LA JOLLA, Calif. — “Antibodies” is among the hottest buzzwords in the hunt for an effective treatment or vaccine for COVID-19. So, it’s no surprise that these tiny Y-shaped molecules are the focus on some of the largest collaborative research efforts. Recently, a team of more than 30 scientists from Scripps Research identified a series of potent virus-blocking antibodies, known as neutralizing antibodies (nAbs), in the blood of recovered COVID-19 patients. These nAbs are now being produced for clinical trials to test their potential as a treatment or preventative against SARS-CoV-2 infection.
The project, led by the International AIDS Vaccine Initiative (IAVI) and the University of California San Diego School of Medicine, both at Scripps, involved the concurrent design and execution of a complex series of experiments across laboratories. Researchers recruited a cohort of naturally-infected individuals who had recovered from COVID-19 for the study. In less than seven weeks, they collected blood samples, developed functional assays to rapidly screen and sort antibodies from these samples, and set up cell and animal models to evaluate the antibodies for protection against SARS-CoV-2.
The scientists characterized more than 2,000 antibodies overall. The most potent ones, based on neutralization of SARS-CoV-2 in human test cells, were further evaluated in a Syrian hamster animal model for protection against disease. Animals that received the most potent nAbs were protected, the authors report.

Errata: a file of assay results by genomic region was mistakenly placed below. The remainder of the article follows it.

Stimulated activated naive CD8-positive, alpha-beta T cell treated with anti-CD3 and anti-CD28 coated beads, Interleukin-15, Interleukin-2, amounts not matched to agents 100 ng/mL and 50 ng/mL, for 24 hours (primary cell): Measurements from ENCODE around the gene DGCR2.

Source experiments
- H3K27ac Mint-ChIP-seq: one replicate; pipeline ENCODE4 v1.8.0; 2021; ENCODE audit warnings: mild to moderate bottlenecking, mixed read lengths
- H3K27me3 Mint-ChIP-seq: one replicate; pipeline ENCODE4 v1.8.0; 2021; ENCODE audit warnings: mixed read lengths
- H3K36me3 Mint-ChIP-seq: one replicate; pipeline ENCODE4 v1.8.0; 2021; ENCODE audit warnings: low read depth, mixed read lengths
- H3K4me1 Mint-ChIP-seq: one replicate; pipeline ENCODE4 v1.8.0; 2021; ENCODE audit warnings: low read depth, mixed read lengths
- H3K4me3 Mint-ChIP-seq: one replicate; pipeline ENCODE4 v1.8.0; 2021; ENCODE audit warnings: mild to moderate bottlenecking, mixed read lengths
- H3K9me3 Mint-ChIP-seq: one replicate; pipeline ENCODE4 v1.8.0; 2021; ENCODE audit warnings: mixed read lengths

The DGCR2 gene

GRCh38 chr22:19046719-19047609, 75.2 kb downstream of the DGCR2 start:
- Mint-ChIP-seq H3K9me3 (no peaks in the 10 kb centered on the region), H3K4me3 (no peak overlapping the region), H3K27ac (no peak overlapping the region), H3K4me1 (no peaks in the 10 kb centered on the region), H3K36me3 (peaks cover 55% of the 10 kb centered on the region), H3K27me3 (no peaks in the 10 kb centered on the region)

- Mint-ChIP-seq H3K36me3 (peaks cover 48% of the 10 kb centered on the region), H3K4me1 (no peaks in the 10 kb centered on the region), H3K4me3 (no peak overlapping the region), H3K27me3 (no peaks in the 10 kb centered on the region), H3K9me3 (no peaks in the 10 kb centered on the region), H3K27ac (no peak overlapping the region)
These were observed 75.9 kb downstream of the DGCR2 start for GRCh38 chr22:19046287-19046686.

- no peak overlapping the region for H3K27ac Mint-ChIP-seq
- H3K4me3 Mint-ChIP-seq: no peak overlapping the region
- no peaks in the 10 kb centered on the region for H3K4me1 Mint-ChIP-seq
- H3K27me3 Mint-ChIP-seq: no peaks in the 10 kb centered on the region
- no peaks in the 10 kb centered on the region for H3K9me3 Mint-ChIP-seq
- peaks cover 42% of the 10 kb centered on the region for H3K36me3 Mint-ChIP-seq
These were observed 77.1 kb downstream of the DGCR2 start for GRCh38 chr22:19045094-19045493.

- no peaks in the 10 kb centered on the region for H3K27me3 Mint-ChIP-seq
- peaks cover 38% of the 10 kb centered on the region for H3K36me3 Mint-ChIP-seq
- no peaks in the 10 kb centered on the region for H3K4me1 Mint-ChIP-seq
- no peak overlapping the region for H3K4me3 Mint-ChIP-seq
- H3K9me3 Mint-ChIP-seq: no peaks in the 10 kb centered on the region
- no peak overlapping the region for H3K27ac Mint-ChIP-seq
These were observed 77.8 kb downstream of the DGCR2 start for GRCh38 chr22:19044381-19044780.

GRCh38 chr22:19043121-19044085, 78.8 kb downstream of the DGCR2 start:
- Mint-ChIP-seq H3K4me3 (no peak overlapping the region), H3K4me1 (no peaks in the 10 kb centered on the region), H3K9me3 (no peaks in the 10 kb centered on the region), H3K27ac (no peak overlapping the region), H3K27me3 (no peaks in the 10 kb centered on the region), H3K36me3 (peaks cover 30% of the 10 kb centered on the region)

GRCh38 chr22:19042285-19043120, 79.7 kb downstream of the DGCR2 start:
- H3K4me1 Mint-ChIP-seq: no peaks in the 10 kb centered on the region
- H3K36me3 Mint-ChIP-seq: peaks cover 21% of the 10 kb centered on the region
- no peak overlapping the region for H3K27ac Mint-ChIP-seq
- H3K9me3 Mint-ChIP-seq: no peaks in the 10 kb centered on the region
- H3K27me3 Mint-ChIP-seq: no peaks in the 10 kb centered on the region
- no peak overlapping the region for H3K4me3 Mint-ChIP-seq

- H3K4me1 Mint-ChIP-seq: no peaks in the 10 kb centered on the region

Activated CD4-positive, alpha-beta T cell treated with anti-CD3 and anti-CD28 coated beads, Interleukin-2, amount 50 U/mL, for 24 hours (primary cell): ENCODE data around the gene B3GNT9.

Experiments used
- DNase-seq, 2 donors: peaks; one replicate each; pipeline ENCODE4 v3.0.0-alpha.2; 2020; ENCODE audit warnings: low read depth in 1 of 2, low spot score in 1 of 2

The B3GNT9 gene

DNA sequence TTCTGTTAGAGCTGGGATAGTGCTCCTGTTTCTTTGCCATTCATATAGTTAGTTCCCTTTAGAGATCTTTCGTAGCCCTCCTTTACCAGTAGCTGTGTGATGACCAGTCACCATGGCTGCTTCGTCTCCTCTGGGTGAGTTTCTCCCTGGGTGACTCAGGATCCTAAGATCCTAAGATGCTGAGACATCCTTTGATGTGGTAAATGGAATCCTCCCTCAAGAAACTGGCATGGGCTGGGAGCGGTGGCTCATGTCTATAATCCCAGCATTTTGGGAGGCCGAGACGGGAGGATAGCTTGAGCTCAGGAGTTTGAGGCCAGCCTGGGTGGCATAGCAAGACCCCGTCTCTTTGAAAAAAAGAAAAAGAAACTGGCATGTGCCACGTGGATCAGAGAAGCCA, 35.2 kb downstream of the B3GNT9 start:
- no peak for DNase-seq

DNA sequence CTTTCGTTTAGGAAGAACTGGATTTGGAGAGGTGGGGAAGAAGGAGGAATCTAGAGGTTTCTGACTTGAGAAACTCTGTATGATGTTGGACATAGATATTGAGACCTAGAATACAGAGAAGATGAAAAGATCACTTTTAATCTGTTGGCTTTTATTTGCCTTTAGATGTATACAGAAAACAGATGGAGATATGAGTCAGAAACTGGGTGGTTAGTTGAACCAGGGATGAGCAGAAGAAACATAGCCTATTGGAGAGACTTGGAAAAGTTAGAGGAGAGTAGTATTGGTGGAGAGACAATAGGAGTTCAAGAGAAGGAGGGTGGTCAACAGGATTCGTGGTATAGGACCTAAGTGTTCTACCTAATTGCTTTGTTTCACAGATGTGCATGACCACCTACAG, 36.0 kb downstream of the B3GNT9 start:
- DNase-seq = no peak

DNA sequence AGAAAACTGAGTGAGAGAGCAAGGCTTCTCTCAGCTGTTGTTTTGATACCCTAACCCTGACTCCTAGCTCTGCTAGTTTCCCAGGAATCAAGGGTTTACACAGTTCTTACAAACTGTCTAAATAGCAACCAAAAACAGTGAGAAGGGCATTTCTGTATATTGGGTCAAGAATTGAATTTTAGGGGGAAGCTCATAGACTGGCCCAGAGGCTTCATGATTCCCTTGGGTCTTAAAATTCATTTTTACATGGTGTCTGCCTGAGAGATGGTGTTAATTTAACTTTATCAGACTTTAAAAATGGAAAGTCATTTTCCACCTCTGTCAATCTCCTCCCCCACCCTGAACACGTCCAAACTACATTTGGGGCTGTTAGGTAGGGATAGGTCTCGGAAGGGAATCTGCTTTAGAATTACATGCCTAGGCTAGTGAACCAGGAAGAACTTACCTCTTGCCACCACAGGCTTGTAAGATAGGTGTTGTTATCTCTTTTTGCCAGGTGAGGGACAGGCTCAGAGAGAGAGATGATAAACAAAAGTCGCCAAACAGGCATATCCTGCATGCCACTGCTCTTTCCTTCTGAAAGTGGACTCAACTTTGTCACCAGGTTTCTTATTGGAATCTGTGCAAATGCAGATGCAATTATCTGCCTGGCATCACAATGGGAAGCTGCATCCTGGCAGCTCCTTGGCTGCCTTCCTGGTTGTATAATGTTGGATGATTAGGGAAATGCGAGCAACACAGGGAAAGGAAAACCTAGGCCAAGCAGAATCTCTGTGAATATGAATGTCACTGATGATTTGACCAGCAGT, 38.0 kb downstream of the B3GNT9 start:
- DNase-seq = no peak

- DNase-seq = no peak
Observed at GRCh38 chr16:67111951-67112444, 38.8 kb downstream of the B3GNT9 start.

“It has been a tremendous collaborative effort, and we’re now focused on making large quantities of these promising antibodies for clinical trials,” says Thomas Rogers, one of the study’s senior authors, in a statement.
Neutralizing antibodies ready for COVID-19 fight by January?
This would not be the first time nAbs have been used clinically to protect virally-infected patients from severe disease. The approach, known as passive immunotherapy, has been in widespread clinical use for other viruses as well, including respiratory syncytial virus (RSV), which can cause serious infection in infants and older adults, and Ebola virus.
Injections of SARS-CoV-2-specific nAbs early in infection could protect against severe COVID-19 disease in humans. In addition, nAbs could provide temporary, vaccine-like protection for the most vulnerable populations. If shown to be safe and effective in clinical trials, SARS-CoV-2 nAbs could be in use in the clinical setting for COVID-19 as early as January 2021.
Not just for SARS-CoV-2
Another important finding of the study was that one nAb that was isolated also showed neutralization activity against SARS-CoV. This is the related coronavirus that caused an outbreak of severe acute respiratory syndrome (SARS) in Asia in 2002-2004.
“That discovery gives us hope that we will eventually find broadly neutralizing antibodies that provide at least partial protection against all or most SARS coronaviruses,” notes co-senior author Dennis Burton, “which should be useful if another one jumps to humans.”
The study is published in Science.